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It is worth explaining at this point that Contact is an improvisational dance form based around physical contact and collision between participants.  That’s not a useful definition, but it’s about as good as I could manage at this point.  I didn’t really know how it worked or what it looked like.  I walked barefoot into the workshop space (a wooden floored construction of palm branches about 20 metres across) and looked around.  A lot of people stretching and doing yoga poses – all pretty standard theatre workshop fare – this I could deal with at least.  Ulli was teaching the class.  He was clearly in his element here, relaxed and full of confidence.  It was nice to see.  The lesson was focused on approaches to giving and receiving weight and performing basic lifts.  We paired up for the first exercise and I found myself in danger of squashing an Indian girl of diminutive stature named Priyanka.  She assured me she would tell me if I was too heavy, and I gradually got there, starting to figure out that there are ways of putting all of your weight on someone without squashing them, but it is as much about how you carry yourself as how they carry you.  By the end of the class I was doing slightly more advanced lifts with another Indian, Akriti, and we were moving around with it and making transitions which felt very much like dancing, and whilst I wasn’t confident, I was at least having fun.

Most of the Indian students were here on a Dance Exchange scholarship programme and had already been working hard for several days (in Arambol that is; most of them were professional dancers in Mumbai or Delhi).  Akriti was struggling with shoulder and lower back pain so after the workshop I gave her a massage.  I may not be a dancer, but I know my way around a knotted muscle, and shortly I was inundated with massage requests – it’s a nice way to make friends, and I was happy to make myself useful.  The sun set in spectacular style and I sat and chatted to people and ate a chocolate and coconut ball which Akriti bought me as a thankyou.  My first experience of a contact ‘jam’, which was due to start in an hour or two, and I was feeling pretty good.  It was looking like my Arambol hunch might just be paying off.

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11 – Amritsar

Eight of us caught the bus to Pathankot, three hours away on the Pubjabi side of the state line.  Besides myself there was Jeremy, Pascal, Ingrid, Mala (a jovial lady from Myanmar who is about to start a PhD on the position of women in Buddhism), Fabien, and then Patricia (another Lha volunteer from east Lancashire) and her Tibetan boyfriend with whom I never spoke and whose name escapes me.  We said goodbye to Courtney, Konrad, Artur and Azul, who came to see us of, and we rattled away on the state bus (which cost about 180 rupees).  My ipod ran out of batteries after one song but the view was enough as we wound our way from the Himalayas towards the flat plains of Punjab to the west.  Pathankot was a frontier town that reminded me of other such places I have passed through, like Corumba in Brazil or Uyuni in Bolivia.  There is a sense of there being no there there, but I always seem to like these places for the short time I visit them.  It was unglamorous and dusty and grey, but seemed pretty friendly from the moment we disembarked and found a single autorikshaw to take all of us with our baggage across town to the bus station.  I found myself sitting in the driver’s seat, while he leant across me to drive (this being possible since autorikshaws are controlled like motorbikes).  We were a little early for the bus so we stopped in for a quick thali and Jeremy and I admired a fleet of ancient-looking estate-class rikshaws, which looked like they were straight off the set of a Mad Max film, then it was back onto a bus for the 4 hour stint to Amritsar.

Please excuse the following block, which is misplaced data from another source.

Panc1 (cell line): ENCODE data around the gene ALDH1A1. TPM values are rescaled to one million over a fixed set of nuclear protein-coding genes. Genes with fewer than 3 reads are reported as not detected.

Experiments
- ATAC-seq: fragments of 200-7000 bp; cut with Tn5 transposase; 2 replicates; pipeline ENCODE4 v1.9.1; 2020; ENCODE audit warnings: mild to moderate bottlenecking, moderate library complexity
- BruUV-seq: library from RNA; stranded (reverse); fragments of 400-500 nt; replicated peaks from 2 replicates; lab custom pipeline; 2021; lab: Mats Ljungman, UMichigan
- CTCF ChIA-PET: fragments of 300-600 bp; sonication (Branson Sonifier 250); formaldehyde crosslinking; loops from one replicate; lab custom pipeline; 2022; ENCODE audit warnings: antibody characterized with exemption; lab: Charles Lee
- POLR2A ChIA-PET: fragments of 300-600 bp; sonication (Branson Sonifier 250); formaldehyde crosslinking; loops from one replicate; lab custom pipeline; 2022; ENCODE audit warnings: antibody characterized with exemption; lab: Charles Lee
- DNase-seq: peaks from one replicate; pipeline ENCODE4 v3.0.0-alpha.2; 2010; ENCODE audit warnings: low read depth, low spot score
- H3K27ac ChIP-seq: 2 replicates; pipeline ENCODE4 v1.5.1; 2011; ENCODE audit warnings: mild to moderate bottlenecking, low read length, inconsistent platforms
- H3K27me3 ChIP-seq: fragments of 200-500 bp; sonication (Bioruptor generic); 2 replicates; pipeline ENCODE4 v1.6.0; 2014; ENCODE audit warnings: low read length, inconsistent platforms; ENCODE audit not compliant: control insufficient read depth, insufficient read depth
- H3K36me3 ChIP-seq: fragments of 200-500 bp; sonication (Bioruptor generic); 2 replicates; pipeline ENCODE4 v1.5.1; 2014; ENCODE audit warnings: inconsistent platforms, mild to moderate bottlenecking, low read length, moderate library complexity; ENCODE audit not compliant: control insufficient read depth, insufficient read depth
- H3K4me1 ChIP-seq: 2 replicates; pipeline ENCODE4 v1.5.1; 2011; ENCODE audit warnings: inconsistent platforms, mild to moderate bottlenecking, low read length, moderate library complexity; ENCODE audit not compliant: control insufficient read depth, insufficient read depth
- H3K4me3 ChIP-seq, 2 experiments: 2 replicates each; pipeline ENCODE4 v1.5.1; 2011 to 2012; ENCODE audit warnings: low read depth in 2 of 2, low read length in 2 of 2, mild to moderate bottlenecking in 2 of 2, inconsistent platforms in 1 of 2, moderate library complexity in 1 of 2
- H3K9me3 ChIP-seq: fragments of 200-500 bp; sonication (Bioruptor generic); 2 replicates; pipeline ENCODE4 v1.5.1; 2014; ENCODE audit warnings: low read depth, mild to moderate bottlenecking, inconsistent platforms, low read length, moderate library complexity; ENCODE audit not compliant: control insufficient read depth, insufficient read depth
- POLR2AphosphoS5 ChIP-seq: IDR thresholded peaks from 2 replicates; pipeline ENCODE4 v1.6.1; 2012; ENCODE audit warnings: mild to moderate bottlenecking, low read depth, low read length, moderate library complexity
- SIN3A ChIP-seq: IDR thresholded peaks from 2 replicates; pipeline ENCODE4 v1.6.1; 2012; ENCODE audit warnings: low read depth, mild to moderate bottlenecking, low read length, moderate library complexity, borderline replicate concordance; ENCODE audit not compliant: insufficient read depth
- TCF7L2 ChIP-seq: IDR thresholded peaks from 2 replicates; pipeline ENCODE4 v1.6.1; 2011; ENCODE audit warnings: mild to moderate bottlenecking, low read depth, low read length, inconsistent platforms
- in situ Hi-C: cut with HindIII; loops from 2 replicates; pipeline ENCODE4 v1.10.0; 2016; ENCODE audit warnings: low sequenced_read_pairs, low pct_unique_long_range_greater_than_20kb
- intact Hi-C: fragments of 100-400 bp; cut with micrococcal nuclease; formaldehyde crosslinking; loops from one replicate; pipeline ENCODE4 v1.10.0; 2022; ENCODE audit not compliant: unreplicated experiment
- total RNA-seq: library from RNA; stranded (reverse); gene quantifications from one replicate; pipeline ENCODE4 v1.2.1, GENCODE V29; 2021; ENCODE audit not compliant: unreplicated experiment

We arrived  in the old town after dark, and my first impression was of a place a lot like Delhi in appearance, but with much less hassle.  This impression didn’t last long.  Amritsar is the spiritual centre of the Sikh religion and the city centre had a distinct air of reverence about it, even away from the holy sites.  The closest thing I can come up with as a comparison is the Easter Triduum (Maundy Thursday, Good Friday and Easter Sunday).  When I was young this was always right in the middle of the holidays.  We would go to mass and exposition of the Blessed Sacrament on Thursday evening, then mass again on Friday at 3pm, then the vigil at 8pm on Saturday.  In between times I was on holiday and free to do as I pleased, but the whole period was permeated with an atmosphere of religiosity; like the volume dial on everyday life had been turned down just a little.  That is definitely how Amritsar felt to me.

We stayed in the international section of the pilgrim’s accommodation across the road from the Golden Temple; a series of high ceilinged rooms with beds pushed together and lockers and blankets, and in keeping with the Sikh emphasis on charity and service the hostel was free (donations of course being welcome).

The Golden Temple is open 24 hours a day.  A beautiful edifice of gold and marble inlaid with precious stones depicting plants and flowers and animal life, the temple is surrounded by the Pool of Nectar – a huge moat considered to have healing properties.  At 5.40am the Guru Granth Sahib (the Sikhs’ holy book and living guru) is brought from its resting place in another building whose name I can’t remember across the causeway to the Temple on a golden palanquin.  Then at 9.40pm it is taken back the same way, then the temple is cleaned and polished by an army of devoted pilgrims and lay-people.  A couple of nimble young men tie ropes around their waist and climb onto the golden rooftop and the parapets to bring them to a gleaming shine.  Throughout the day an night the three rooms in the temple each have a priest (if that’s the word) reading from the enormous tomes of scripture in a musical drone, while the devout sit on carpets or the marble floor and pray.